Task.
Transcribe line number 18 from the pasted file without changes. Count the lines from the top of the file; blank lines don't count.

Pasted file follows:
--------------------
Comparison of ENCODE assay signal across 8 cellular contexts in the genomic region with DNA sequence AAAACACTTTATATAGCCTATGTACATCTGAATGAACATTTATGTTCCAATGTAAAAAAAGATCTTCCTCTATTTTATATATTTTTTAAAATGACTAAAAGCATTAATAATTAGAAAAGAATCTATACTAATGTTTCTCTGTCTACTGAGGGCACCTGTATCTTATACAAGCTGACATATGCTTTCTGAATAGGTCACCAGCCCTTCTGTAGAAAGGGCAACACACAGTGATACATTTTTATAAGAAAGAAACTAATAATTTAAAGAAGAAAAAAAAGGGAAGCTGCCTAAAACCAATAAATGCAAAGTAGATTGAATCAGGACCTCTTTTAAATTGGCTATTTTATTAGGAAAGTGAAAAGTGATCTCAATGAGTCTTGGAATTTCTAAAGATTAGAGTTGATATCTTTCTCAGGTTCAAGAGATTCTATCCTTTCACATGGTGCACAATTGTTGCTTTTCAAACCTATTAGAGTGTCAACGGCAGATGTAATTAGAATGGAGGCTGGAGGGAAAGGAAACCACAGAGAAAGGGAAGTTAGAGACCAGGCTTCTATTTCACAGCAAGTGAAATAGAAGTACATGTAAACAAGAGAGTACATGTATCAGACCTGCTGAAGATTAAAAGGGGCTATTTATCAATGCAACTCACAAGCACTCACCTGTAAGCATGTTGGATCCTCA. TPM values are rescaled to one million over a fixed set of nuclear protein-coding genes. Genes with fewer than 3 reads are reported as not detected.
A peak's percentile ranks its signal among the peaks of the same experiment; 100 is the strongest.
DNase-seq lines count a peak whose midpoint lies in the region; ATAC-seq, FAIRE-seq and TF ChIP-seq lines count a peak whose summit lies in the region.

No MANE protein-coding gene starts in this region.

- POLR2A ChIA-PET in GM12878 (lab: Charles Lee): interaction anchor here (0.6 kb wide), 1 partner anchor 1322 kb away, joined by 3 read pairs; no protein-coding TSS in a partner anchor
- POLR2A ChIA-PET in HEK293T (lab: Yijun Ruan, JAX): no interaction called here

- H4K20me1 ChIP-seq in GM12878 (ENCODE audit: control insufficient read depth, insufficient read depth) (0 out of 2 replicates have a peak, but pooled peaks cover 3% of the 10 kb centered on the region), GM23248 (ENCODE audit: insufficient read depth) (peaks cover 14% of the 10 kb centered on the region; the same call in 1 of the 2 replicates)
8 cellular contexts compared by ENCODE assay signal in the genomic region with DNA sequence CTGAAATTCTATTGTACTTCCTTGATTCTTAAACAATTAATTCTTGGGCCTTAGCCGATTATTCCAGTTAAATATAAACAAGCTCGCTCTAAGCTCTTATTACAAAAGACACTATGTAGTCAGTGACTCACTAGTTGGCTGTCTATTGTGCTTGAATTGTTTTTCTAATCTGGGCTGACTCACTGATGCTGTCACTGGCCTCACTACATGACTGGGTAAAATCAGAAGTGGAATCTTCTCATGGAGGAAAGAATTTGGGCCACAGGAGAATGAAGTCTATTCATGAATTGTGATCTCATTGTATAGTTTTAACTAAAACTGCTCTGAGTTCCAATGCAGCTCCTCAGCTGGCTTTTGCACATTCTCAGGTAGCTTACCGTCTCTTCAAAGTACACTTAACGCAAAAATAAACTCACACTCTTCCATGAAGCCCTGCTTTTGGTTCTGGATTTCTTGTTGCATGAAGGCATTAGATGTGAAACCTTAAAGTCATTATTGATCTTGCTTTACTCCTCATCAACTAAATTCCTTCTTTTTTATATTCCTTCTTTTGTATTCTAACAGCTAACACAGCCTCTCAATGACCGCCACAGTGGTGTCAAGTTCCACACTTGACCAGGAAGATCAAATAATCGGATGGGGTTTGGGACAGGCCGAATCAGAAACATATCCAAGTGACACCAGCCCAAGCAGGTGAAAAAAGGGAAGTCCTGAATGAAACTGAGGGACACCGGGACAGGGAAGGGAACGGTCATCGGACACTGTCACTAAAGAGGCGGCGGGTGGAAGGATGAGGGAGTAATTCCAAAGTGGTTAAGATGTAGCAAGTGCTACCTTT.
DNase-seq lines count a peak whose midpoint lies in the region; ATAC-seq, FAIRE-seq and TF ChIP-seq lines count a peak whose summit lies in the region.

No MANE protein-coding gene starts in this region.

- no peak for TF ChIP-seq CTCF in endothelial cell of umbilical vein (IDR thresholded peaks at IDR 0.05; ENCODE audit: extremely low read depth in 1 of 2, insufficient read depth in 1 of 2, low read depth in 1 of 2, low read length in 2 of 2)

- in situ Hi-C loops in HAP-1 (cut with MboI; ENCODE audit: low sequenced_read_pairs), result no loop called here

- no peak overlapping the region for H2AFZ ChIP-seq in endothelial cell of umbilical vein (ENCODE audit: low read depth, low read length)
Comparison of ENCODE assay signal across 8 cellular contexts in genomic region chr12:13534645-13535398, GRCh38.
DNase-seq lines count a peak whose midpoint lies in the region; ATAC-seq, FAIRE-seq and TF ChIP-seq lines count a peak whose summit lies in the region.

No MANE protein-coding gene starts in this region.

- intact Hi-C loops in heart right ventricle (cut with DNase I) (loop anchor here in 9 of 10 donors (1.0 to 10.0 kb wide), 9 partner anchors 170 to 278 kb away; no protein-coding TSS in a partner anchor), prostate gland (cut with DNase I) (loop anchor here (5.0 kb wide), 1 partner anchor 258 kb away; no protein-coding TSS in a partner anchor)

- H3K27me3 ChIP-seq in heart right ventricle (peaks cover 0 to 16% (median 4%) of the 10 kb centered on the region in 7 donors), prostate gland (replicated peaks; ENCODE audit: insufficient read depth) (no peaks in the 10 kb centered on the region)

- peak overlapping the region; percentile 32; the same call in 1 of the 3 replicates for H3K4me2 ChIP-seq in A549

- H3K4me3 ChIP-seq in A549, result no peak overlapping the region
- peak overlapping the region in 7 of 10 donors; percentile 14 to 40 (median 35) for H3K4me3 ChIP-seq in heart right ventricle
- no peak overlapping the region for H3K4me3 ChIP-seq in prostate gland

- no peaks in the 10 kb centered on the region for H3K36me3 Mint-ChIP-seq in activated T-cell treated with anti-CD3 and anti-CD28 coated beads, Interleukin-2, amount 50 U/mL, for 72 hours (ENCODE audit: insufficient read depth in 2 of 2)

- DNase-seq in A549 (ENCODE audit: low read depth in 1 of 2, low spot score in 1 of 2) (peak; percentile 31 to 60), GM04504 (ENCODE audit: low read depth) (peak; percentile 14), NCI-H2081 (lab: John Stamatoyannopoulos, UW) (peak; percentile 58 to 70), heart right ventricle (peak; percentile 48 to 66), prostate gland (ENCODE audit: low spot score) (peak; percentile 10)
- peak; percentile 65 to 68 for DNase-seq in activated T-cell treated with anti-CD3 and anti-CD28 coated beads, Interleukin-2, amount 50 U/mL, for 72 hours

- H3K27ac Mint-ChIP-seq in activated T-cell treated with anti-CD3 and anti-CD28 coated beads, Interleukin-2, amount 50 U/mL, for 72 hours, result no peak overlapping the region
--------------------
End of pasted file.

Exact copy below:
- H3K27me3 ChIP-seq in heart right ventricle (peaks cover 0 to 16% (median 4%) of the 10 kb centered on the region in 7 donors), prostate gland (replicated peaks; ENCODE audit: insufficient read depth) (no peaks in the 10 kb centered on the region)